Most people will never have heard of the area of the internet called the dark, hidden or deep web.
And that should hardly be surprising - after all it is not accessible through your everyday web browser, such as Microsoft Explorer, Google Chrome or Mozilla Firefox.
You won’t be able to find it unless you go looking for it.
But references to the cyber underworld are starting increasingly to creep into everyday life, whether that be through popular culture such as in TV shows like American Netflix hit House of Cards or through warnings from crime enforcement agencies and governments.
The use of the word ‘dark’ references the sinister side of this online world, where marketplaces have been uncovered for the trading of drugs, weapons, fake ID documents, indecent images of children and sex workers, using digital currency known as ‘bitcoins’.
This international economy can thrive as a result of the anonymity offered by the dark web, and responsibility for breaking it up in the UK falls to the National Crime Agency (NCA), which also runs the Child Exploitation and Online Protection Centre (CEOP).
So what is this hidden area of the internet? It isn’t anything new, but thanks to arrival of popular world wide web browsers in the early 1990s it was no longer explored. Experts estimate that it is in fact larger than the ‘non-hidden’ internet.
An NSA spokesman said: “The most common way of entering the dark web is through Tor - free software which when downloaded allows you to search the internet and be anonymous while doing so by concealing your location.
“This didn’t start out as a criminal enterprise and we are not here to demonise all use of it. What we are interested in is when it is used to conduct criminal activities.”One of the most famous web sites dealing with illegal commodities is Silk Road, where users can buy illicit goods. It includes a drugs market selling everything from legal highs to class A substances.
The original Silk Road site was shut down by the FBI in autumn last year, but soon after Silk Road 2.0 appeared and another after that.
“When you remove one site you are simply taking out a server housing that - an internet address - but you can rehash that, another server can launch it instead and it reappears,” the NCA spokesman said.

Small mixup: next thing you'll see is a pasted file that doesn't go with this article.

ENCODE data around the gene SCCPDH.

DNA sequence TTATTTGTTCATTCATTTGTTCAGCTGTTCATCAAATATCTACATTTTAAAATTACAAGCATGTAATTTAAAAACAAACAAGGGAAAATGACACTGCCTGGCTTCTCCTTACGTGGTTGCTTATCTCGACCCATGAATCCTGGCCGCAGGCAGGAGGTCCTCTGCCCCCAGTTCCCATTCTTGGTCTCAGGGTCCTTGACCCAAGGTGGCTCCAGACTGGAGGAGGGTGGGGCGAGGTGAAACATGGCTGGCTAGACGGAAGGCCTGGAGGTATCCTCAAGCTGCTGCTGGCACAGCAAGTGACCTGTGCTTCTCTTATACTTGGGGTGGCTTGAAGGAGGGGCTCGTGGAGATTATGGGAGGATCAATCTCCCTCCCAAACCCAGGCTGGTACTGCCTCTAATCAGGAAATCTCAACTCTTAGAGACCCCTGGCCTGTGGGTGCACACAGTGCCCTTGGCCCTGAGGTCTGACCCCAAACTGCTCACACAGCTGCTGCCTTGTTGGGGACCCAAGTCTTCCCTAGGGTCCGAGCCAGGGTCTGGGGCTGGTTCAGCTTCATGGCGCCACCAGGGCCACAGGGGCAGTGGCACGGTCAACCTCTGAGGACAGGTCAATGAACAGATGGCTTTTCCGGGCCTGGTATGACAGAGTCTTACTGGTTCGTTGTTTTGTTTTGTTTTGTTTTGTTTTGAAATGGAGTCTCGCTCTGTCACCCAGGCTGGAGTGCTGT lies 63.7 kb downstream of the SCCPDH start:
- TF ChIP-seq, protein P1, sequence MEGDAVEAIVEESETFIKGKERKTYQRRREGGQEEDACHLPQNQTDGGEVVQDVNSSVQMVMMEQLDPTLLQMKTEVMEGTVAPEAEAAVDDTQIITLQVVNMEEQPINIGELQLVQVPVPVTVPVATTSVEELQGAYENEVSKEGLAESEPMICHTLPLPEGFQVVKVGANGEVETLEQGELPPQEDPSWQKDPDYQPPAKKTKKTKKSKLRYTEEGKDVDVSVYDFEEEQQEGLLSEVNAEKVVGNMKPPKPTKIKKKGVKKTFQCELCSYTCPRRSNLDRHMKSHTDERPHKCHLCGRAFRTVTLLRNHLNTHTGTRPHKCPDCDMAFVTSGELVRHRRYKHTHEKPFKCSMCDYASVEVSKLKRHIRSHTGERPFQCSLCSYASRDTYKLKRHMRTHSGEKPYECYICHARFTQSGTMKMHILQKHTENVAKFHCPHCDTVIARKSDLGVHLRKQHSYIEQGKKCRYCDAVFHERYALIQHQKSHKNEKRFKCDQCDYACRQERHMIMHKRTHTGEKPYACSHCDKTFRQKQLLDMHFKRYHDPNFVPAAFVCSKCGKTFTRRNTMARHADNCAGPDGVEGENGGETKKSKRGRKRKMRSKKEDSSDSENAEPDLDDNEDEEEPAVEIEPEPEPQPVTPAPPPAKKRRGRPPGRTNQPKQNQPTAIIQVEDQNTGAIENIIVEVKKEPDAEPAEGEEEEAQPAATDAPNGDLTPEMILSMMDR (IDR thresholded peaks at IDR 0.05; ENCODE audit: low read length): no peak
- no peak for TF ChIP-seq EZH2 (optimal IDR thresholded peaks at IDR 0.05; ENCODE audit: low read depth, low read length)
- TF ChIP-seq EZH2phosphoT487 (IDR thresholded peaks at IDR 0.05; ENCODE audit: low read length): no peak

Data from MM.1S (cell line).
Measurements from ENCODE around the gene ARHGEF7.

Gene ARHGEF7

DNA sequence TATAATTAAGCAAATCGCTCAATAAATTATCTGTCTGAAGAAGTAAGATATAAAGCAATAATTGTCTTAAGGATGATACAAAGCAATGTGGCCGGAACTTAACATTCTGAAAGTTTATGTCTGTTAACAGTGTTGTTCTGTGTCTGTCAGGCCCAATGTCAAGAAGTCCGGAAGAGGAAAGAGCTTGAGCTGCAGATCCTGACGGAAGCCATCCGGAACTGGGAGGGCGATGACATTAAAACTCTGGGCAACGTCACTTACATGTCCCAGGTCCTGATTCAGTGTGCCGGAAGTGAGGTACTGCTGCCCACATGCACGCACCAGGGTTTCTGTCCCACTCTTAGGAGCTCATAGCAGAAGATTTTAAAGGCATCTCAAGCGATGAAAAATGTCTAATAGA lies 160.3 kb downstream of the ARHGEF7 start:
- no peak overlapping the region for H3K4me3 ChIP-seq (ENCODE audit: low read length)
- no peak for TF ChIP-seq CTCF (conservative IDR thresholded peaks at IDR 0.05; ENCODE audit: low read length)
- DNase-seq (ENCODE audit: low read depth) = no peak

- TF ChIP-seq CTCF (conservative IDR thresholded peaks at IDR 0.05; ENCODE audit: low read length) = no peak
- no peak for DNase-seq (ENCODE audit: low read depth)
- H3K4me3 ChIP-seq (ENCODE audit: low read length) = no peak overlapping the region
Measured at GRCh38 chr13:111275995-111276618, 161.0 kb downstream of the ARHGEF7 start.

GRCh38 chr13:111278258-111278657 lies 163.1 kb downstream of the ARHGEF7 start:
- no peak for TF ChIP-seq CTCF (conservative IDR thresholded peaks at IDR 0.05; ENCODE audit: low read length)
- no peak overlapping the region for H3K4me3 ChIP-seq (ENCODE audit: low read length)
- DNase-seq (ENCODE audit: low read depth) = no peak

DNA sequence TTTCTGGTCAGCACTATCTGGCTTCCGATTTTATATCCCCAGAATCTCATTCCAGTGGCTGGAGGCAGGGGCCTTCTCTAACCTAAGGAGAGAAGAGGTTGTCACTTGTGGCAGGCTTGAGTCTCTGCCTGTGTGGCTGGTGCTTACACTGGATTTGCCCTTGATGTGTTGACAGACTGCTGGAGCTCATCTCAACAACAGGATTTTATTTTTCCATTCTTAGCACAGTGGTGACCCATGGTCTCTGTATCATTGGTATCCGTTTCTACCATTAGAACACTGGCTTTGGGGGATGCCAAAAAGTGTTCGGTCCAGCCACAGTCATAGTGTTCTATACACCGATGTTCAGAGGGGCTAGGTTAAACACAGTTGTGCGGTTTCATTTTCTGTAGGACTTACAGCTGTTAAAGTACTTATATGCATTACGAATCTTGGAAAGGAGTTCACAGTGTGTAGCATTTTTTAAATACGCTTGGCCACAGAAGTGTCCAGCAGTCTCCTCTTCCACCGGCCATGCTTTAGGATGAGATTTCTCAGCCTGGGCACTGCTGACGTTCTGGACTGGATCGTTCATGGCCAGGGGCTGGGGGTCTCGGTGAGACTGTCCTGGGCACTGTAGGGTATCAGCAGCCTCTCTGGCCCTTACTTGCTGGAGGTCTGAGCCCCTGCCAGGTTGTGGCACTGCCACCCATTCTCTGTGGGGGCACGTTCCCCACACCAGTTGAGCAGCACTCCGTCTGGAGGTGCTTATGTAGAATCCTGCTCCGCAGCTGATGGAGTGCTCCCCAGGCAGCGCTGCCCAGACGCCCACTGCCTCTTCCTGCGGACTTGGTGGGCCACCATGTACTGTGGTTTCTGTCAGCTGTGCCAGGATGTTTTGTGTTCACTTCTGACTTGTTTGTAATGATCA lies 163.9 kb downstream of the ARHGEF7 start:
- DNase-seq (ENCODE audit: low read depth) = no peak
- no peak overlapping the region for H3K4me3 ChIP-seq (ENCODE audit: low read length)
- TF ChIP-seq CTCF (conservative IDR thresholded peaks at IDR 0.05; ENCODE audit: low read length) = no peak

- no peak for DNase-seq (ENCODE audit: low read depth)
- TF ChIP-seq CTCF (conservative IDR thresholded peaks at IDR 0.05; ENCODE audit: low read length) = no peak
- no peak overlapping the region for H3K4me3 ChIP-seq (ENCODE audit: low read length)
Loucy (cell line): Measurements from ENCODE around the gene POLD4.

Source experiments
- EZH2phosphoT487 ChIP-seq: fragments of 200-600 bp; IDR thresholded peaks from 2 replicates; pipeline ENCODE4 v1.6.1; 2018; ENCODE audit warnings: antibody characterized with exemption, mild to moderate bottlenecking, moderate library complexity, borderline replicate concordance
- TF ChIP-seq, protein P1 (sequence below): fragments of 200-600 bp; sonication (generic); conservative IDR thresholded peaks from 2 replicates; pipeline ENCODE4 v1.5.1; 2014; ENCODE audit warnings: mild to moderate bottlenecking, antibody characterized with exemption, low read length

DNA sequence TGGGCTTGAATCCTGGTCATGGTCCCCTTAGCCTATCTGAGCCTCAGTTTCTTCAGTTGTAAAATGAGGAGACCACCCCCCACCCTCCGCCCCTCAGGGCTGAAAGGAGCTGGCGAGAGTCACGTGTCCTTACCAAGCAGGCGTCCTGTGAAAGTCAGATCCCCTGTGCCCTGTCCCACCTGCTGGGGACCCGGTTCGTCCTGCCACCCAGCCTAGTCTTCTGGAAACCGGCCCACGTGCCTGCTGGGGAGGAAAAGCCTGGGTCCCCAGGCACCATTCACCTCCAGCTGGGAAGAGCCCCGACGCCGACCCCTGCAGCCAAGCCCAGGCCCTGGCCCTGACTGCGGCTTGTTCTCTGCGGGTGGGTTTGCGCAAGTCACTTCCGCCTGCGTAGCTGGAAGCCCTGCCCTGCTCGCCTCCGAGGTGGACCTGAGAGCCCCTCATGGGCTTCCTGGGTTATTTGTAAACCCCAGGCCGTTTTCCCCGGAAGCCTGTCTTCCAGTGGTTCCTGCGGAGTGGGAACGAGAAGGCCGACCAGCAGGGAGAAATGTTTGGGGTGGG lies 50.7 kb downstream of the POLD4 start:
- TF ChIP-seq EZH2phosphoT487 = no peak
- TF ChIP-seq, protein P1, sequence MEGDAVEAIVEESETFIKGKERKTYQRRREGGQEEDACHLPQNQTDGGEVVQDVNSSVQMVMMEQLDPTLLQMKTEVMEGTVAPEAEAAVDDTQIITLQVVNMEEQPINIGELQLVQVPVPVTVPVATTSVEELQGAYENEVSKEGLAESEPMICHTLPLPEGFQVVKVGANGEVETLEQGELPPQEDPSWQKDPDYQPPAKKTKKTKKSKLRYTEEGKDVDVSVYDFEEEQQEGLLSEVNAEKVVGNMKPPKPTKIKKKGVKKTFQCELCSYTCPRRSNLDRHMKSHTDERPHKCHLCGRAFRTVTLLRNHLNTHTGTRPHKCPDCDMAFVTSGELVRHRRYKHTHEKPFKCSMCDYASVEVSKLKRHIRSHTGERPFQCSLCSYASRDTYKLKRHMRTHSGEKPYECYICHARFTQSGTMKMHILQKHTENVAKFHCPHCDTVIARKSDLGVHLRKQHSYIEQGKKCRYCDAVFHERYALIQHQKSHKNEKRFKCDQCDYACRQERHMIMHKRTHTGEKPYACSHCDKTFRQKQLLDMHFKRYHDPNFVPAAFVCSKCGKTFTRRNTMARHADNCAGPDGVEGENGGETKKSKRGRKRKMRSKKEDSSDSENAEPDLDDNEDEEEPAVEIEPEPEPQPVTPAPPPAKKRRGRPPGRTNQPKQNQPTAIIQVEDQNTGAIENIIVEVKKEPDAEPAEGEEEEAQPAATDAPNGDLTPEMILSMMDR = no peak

“We have seen a growth in sales in recent years on sites like Silk Road but there is a very good chance that goods are not what they claim to be.
“All our investigations take a significant period of time and the anonymity offered to individuals in this crime just means it takes a little longer.
“These online market places are effectively organised crime networks, even if the individuals do not know who they are dealing with.
“We know more sites tend to be set up but we will get faster and more effective in shutting them down and finding those responsible as our understanding grows.
“You are not likely to come across the dark web unless you go looking for it and if you do you should be very careful because you will leave yourself open to criminals who will look to exploit you.”
Last month, the NCA announced that coordinated activity by law enforcement in Europe and the US had resulted in the arrests of six people on home soil, with suspects including the alleged administrators for the online drug market place Silk Road 2.0 and another drug market place, as well as significant vendors of illegal drugs through the dark web.
Simultaneously, partners from the European Cybercrime Centre took out technical infrastructure key to hosting illegal market places on the dark web. In total, more than 400 dark web sites were taken down.